I met my first celebrity while working at the Steinway building in New York. Down the street from CBS Studios. It was 1967 and the filming of “Guess Who’s Coming to Dinner” was finishing up. For several weeks, each lunchtime I bumped into Sidney Poitier on his way to lunch. He was tall. I’m short. Tall people — even non-celebrities — awe me. And he was oh my wow handsome.
We crossed paths at least a dozen times during a three-week period and never once did I have the courage to do more than look yearningly in his direction. Later, I could think of lots of cool stuff I could have said, but I was tongue-tied and incoherent. I could just look. That would be my pattern with celebrities for the rest of my life, at least on first meeting. If I was able to spend time with them and get past awe, recovering my ability to form words, I could have a conversation.
So while I passed by, mute, other people stopped him, asked for autographs and he graciously complied. But not me.
The area was crawling with celebrities. CBS wasn’t the only studio in the area. NBC’s 30 Rock was not far. And the Russian Tea Room, a very popular eatery for stars of stage and screen was across the street. One day, at the deli where everyone ate — it was the only fast lunch place on West 57th street — I found myself sitting next to George Hamilton. 55 years ago, he was unreal, so good-looking he might have been molded from dreams. What did Marilyn say? He was right next to me at the counter, knee to knee on stools at the counter.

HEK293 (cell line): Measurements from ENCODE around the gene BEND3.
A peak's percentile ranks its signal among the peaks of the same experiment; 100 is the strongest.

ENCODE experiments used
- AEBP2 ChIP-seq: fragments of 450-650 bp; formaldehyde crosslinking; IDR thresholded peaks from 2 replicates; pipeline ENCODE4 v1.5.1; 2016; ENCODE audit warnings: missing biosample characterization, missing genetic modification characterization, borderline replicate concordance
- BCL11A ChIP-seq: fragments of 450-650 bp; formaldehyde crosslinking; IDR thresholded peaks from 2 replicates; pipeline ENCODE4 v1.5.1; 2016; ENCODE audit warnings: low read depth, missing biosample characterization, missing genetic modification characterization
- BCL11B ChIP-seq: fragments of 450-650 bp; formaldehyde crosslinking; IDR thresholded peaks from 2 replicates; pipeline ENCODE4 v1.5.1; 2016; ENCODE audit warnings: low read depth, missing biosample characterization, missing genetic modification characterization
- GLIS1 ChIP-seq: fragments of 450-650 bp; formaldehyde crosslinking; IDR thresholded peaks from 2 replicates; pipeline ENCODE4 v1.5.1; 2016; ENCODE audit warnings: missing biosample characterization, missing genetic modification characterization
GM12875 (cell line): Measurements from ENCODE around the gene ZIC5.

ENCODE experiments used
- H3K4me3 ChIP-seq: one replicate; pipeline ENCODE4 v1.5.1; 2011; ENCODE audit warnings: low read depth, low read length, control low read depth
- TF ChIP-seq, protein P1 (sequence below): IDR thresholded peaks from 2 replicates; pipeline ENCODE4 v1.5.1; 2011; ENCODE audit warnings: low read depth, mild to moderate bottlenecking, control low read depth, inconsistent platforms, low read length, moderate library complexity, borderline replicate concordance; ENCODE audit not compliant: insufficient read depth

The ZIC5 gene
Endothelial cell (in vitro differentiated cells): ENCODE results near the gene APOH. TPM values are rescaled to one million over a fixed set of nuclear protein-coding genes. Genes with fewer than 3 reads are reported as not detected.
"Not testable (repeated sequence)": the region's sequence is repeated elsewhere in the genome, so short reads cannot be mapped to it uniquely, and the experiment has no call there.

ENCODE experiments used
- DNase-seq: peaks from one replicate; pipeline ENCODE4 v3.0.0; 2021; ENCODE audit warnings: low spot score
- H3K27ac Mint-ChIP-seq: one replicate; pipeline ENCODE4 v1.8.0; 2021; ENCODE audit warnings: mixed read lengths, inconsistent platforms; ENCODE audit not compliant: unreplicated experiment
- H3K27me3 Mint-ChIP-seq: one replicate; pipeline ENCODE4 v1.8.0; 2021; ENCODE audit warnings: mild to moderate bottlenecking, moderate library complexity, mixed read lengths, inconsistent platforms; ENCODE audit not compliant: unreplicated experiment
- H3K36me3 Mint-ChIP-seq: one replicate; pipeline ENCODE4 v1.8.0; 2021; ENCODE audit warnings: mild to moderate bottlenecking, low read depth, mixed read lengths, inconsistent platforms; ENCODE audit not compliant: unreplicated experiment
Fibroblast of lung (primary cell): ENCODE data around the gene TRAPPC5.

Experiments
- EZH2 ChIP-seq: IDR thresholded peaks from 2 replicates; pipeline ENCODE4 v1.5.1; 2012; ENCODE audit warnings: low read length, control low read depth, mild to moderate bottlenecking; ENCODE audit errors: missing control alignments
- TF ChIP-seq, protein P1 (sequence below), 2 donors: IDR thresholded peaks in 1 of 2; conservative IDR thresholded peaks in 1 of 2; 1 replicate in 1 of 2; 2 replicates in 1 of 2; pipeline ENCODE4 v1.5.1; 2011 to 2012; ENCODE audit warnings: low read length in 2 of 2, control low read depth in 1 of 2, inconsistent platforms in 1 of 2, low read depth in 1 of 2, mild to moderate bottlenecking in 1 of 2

Fortunately, stars are familiar with these reactions. They are aware the effect they have on “civilians” and do not necessarily assume we are babbling idiots or mute. They just assume we are star struck. And that’s what we are. Star struck.
I am not normally tongue-tied, but each time I’ve met a celebrity, I can’t say a word. I stand there like a stuffed dummy making gurgling noises. I did once have a little tug of war with Carly Simon over possession of a clearance sale blouse in Oak Bluffs. We didn’t talk. She pulled. I pulled. She had height on her side; I had grim determination on mine. I got the blouse. She could have out-talked me, but fortunately for me, no words were required. We eye-balled each other and she decided it wasn’t worth a cat fight.
Married to Garry, I got to meet President Clinton and his family twice. Close and personal with POTUS, most people find they have nothing to say. It’s not just me or the man. It’s the office. The aura of power surrounding it. Not to mention William Jefferson Clinton was a big, handsome guy in whose presence I would likely have been awed even if he weren’t the Prez. I believe I squeaked out “You’re the President; I’m not.” Witty, eh?
It turns out that my behavior isn’t unusual. Regular people in the presence of fame and power tend to stutter or blurt out something stupid. No one is immune, not even celebrities meeting other celebrities. We are all, on some level, Star Struck.
Just once, I’d like to meet someone I admire and say something intelligent. Anything coherent would do.
- Daily Prompt: It Builds Character (dailypost.wordpress.com)
- Vineyard Summers, Alfred Eisenstadt, and Me (teepee12.wordpress.com)
- Daily Prompt: It Builds Character (housewife40.wordpress.com)
- Daily Prompt: My Dinner With…Frankenstein’s Monster (mamatattoo.com)